He could have opted for research directions like networks, database design and algorithms. “But I like to see beautiful pictures, photos, images – visual content that’s not just a bunch of data or number values but something I can perceive directly. I said to myself that if I want to see results visually, why not chose image processing or computer vision?”
From science fiction to reality
Computer vision is now part of AI simulating human perception so that a computer can, for example, distinguish between images of a cat and a dog. But AI was not sophisticated two decades ago, according to the professor. Computers had difficulty with even the simplest tasks like recognising letters or characters on printed paper.
Until 2012, algorithms connecting hundreds or thousands of computer “neurons” – like synapses in a human brain – mostly produced gibberish. But when Canada-based scientists began applying algorithms to millions of neurons, they broke a new ground. Outputs became ordered and semantically meaningful. Computers could at last interpret an image and see the difference between a cat or dog.
“After that, we were called AI researchers,” Professor Jia says with a chuckle, “because computer vision was not fiction anymore. We could sense it would become powerful, useful and applicable to a lot of areas.” Professor Jia and his PhD students began another decade of hard work. Part of their research focuses on how to join computer “neurons” and combine multi-modal information including natural language, images, videos and sound. One of his PhD graduates Li Xu is now the CEO of SenseTime Group Ltd. – one of the largest AI companies in the world.
AI research is a race against time. “Every algorithm only works for about half a year. It’s not just that computer engineering is changing fast. The intelligence level of AI is getting higher and higher,” Professor Jia observes. “We need to keep our eyes very closely on what’s hot in this area if we’re going to catch the train.”
He and his top students keep an eye on the trends in their field. “The research intensity is enormous, which means a lot of people are researching the same problem at the same time. What may once have been a 50-year research problem can now be solved in half a year – then my PhDs need to find another topic to study.”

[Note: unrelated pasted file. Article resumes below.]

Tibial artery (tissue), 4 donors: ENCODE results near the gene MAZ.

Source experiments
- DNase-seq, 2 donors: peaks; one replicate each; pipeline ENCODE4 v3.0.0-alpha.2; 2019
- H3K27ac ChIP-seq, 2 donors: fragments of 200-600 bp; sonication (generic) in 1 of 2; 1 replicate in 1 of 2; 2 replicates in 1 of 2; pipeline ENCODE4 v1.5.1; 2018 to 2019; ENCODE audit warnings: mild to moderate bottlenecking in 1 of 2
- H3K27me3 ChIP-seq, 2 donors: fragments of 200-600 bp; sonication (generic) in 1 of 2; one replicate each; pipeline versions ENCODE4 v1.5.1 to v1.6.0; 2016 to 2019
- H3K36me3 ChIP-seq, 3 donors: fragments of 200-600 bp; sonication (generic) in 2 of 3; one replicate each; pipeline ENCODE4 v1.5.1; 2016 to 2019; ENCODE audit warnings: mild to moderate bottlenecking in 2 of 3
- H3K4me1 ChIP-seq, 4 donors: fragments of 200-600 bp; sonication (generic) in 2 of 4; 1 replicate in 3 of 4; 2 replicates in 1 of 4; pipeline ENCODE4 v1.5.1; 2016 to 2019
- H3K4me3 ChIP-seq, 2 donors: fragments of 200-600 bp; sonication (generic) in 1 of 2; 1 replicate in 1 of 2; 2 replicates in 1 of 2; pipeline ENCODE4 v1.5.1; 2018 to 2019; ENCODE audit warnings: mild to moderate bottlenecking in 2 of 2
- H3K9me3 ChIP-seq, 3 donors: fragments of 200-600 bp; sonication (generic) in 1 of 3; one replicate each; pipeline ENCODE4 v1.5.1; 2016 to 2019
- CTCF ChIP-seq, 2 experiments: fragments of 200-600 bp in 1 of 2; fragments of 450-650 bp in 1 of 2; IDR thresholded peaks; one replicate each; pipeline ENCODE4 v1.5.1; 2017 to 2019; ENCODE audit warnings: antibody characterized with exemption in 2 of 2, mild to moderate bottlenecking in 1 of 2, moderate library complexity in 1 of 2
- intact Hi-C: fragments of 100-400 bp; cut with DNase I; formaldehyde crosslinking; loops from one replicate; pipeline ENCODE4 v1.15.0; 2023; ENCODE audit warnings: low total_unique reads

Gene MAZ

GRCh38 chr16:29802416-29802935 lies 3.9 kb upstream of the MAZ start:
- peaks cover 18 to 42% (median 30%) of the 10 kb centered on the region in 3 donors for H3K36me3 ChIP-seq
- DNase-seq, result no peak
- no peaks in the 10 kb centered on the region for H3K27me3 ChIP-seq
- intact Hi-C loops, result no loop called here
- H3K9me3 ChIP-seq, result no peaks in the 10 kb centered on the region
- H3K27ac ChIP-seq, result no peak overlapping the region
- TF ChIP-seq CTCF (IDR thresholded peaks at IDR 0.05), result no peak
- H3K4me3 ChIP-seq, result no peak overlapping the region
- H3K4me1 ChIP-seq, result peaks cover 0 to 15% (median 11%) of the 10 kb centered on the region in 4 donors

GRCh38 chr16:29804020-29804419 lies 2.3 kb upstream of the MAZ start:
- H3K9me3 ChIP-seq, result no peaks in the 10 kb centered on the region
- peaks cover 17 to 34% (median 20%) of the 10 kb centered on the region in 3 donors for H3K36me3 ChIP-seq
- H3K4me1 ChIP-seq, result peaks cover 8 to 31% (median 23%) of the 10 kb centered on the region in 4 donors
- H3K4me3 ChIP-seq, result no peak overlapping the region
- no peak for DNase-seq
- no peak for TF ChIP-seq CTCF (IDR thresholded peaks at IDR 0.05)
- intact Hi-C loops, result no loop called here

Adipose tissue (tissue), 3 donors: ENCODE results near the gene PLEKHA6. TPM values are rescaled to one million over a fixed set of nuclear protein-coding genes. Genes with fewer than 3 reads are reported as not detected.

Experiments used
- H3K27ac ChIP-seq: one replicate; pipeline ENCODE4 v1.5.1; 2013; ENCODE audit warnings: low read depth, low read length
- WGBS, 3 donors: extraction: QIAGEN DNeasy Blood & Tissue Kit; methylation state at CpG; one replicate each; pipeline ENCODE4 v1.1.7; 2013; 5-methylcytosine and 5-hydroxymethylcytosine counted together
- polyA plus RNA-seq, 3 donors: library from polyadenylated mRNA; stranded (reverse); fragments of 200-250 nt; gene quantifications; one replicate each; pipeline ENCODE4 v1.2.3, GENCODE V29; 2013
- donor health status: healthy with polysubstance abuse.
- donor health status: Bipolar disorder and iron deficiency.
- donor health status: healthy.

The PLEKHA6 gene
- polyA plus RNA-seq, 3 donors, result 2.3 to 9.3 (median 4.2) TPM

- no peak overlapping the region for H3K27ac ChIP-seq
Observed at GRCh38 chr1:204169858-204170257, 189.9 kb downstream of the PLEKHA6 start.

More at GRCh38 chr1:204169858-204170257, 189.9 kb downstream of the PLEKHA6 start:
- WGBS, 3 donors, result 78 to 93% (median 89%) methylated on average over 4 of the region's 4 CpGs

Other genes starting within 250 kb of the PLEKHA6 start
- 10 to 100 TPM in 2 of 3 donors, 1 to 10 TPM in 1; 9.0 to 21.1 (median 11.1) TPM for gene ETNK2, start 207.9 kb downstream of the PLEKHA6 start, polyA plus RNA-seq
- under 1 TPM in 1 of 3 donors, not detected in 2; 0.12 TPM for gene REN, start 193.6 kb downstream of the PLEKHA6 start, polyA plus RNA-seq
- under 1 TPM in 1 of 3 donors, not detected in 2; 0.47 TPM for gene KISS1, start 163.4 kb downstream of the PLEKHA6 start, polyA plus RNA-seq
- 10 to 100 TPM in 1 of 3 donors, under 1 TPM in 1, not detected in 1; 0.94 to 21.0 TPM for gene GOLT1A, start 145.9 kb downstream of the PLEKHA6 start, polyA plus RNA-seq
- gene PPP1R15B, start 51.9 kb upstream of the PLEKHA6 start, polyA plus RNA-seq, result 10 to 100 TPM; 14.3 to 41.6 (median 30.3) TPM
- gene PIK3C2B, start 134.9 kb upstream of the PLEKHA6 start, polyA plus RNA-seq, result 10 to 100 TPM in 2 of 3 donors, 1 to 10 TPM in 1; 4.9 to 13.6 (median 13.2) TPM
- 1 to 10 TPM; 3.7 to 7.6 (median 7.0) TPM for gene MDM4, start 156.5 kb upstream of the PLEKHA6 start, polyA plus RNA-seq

Currently Professor Jia has up to 40 PhD students. He draws on his 20-plus years of experience to help them see the big picture. “I alert them to the most important topics in the computer engineering community, so that they don’t waste valuable time working on obscurities.”
The Deep Vision Lab is a relevant initiative, which Professor Jia set up informally to gather computer engineering friends from other Hong Kong universities and top universities overseas to review key papers and the latest developments. They aim to identify the most important problems to be worked on over the next five to 10 years.
Still waters run deep
Professor Jia is taking on one of the toughest problems: how to bridge computer vision and natural language processing (NLP). “Originally, language and visual content processing were totally separate fields of research, but they are converging because the computer vision people are looking for NLP models to process visual data. There was also a time when NLP researchers used computer vision solutions.”
Success would make it possible to create a poster by talking naturally to a computer instead of typing in keywords. That is easier said than done. “The way we encode information and messages for vision and language is completely different,” says Professor Jia “Joining these two is undoubtedly one of the most important tasks in my research pipeline. In the near future, we will intensify efforts to yield our own optimal solutions at system level, involving billions of training parameters.”
“I’m not afraid of difficulties, as they’re part of the innovation process. Smart technologies improve people’s lives. I hope that my example can motivate more young people to explore new areas and create social value.”
By Jenny Lau